The day dawned. The leg felt stiff but the Achilles fine, a quick massage on the start line fixed that and I was raring to go. (well almost)
The running club was very well represented and it was great to see everyone. Not all doing the 20 miles, some wiser members had opted for the cub which is 9 miles.
The weather was fine, warmish and the forecast was good as long as I did not hang around.
We were off and right away it was on to the beach, for a leg strength sapping start. I knew I would find this tough and knew the Achilles would not be happy, but took it steady and got to the end.
Then it was up out of Seaton on the road before dropping down and then up again to Beer, then down the high street before climbing up again to the holiday park. The up down thing was very much the theme of the run!
Here I saw a few of my running buddies, dumping my jumper with my friend who was meant to be running with me, but had to pull out due to a chest infection putting pay to her training. Great to see some familiar faces and get a cheer out. The picture on the left shows the steepness of the hill, with the sea of runners, to the right the other side of the sea is the start line! The photo on the left shows I’ve still got a bit to go. At the top of this mountain is where this photo was taken
Next it was the drop down to Branscombe, down a very muddy track before doing our second stretch of the beach this time through water, freezing cold water.
This was the 5 mile mark, here we could opt to do the cub, but I was feeling fine so carried on, it was really too early to go back.
On I plodded, chatting to other runners on the way.
Disaster struck at mile 10 in the woods. The mud was pretty bad and very gloopy. No point trying to avoid so I just ploughed through the middle, whilst doing this I stood on a rock and managed to kick it up, this banged in to my right calf muscle. Oh my that hurt. It brought me to an abrupt halt. I convinced myself to keep running, thinking it would ease off. It didn’t! I had given myself a dead leg.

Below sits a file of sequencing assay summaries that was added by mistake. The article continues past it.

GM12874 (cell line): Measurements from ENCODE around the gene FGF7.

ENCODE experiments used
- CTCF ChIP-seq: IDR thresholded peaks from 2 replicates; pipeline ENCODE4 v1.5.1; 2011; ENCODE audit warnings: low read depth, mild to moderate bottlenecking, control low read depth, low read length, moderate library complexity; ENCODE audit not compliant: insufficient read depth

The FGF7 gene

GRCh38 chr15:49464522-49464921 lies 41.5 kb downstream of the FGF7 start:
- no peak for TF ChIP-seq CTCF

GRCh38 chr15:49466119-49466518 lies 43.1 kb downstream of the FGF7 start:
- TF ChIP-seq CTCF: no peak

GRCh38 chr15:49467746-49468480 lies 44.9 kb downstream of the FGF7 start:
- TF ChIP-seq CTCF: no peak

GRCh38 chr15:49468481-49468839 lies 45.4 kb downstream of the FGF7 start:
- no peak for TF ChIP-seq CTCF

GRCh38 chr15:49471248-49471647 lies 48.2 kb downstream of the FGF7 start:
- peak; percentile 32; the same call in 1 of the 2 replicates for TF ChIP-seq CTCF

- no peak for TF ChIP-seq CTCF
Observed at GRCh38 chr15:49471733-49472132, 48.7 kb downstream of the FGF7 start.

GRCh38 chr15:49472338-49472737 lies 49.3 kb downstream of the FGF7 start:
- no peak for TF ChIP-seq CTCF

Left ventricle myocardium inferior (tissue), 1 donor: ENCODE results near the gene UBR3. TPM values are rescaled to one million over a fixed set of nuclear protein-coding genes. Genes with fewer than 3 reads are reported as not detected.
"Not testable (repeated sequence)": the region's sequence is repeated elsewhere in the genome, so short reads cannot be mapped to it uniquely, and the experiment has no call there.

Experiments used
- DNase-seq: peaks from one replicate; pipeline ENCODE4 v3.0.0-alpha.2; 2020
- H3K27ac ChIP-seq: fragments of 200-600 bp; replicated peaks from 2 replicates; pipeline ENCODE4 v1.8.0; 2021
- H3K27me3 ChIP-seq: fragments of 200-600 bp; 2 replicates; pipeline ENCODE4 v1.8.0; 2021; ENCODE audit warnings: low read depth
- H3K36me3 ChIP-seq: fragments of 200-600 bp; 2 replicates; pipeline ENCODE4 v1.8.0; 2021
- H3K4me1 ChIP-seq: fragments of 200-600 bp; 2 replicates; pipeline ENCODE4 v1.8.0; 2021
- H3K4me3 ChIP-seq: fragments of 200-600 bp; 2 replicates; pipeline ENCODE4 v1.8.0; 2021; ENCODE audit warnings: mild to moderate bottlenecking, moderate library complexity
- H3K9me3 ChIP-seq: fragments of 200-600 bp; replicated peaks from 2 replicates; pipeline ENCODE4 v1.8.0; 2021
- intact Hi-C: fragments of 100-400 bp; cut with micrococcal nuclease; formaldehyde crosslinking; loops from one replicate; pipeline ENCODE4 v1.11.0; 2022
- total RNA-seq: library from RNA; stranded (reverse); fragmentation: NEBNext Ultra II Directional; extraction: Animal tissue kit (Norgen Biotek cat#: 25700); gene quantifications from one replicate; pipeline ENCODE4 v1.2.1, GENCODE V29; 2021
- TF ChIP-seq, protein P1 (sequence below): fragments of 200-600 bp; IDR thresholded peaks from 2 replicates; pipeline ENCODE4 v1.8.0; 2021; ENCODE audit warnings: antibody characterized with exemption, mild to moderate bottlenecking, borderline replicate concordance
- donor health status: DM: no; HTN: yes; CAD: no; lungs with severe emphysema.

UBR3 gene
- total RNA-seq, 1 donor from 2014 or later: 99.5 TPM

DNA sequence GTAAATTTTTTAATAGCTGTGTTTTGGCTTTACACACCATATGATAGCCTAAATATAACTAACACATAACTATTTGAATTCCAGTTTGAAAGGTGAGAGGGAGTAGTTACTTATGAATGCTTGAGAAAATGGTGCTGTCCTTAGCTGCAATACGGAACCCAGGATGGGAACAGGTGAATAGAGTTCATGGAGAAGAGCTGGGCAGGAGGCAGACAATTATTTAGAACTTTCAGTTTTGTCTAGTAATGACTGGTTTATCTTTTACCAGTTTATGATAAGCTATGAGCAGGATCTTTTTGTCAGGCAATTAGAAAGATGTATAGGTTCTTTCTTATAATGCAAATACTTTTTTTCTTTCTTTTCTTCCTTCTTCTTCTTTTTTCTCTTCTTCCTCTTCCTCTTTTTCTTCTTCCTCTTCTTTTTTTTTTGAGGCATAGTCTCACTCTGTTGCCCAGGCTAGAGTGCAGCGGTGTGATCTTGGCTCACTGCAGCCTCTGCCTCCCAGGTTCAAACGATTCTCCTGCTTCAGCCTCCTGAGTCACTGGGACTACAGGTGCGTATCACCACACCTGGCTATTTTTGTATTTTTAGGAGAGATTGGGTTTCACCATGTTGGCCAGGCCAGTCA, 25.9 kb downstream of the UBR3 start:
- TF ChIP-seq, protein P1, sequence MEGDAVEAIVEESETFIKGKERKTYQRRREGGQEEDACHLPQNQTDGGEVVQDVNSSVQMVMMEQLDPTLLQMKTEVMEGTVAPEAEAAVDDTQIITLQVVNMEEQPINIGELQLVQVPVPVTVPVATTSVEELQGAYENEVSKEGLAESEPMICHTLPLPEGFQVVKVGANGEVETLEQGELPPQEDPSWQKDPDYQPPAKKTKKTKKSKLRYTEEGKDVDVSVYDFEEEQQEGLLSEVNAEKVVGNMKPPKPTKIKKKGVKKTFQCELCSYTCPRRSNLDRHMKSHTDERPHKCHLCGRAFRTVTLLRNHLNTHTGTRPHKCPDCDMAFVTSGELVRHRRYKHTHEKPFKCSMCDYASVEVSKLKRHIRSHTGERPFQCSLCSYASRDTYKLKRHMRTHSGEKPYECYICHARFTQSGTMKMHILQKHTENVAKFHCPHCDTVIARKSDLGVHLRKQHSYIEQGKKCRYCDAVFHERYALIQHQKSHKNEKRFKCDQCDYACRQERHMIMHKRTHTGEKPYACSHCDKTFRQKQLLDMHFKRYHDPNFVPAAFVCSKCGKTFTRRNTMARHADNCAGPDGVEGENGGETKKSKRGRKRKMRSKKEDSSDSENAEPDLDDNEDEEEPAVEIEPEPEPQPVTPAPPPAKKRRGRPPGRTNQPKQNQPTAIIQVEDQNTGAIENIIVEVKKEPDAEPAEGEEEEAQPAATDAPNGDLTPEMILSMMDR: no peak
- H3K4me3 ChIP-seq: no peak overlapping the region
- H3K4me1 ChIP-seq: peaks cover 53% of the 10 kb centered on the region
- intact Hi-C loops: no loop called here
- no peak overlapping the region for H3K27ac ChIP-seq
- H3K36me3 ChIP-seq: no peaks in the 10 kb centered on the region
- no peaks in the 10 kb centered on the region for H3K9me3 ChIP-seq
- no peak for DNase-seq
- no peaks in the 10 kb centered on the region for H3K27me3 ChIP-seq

A lovely fellow runner dug some painkillers out of his bag for me when he heard me ask a marshall if they had any, I had to take them with no fluid. They did not help. I hobbled, limped, walked on. Then we came to the infamous bog. To add insult to injury I slipped in, promptly sitting in the first entryway. I tried to follow club advice and stuck to the rope, pulling myself along, struggling to keep myself upright in knee deep goo. Then came a hill so steep and slippy the only way I could get up it was to use the rope down the middle to pull myself up (aah that’s why my shoulders ache).
At mile 14 there was cake. Not just any cake. Battenburg cake. Probably one of my favourite things to eat. This lifted my spirits along with someone telling me I could run 10k and that was all I had to go.
This sign was obviously put up just for me
Eventually we were back at Branscombe and on the beach again at this point the calf let me know in no uncertain tones that running was not an option so it was a long slow walk to the Memory Tree.
Here I stopped took out my ribbon and tied it on a branch, knowing that my Grandparents would be stunned by what I was doing. Almost as stunned as I was!
Up we went then up the cliff on the stairway to heaven.
(The stairway to heaven is the climb up the side of the cliff to the top that can be seen in this photo)
Once we got to the top, oh my the wind was fierce, I struggled to stay upright and had to take my hat off or risk losing it for ever.
Home stretch now Shaz. But the weather changed at this point, gone was the sun and dry. Down came the rain, then hail.
As I came towards the finish line, few people remained, who could blame them in that weather. The only ones left, were members of the running club who had stayed behind just to see me in. They ran to the finish line with me before detouring off to meet me the other side, collecting my t-shirt for me and helped me get me in to some dry clothes, took four of us to get me in to two dry tops!
I love it. I love that it has the word survivor on it. Yes I survived and got to the finish. Sheer stubbornness got me round. I am sure it is a great run, but unfortunately for half of it I was in too much discomfort to enjoy it.
The runners were lovely, the marshalls were amazing, organisation great, but it was the toughest thing I have ever done, tougher than childbirth AND both the Madams had big heads! No amount of training can prepare you for that mud and those hills but maybe just maybe if I start now, next year will be better.
(of course when I say now I mean when I can run, at the moment walking is tough!)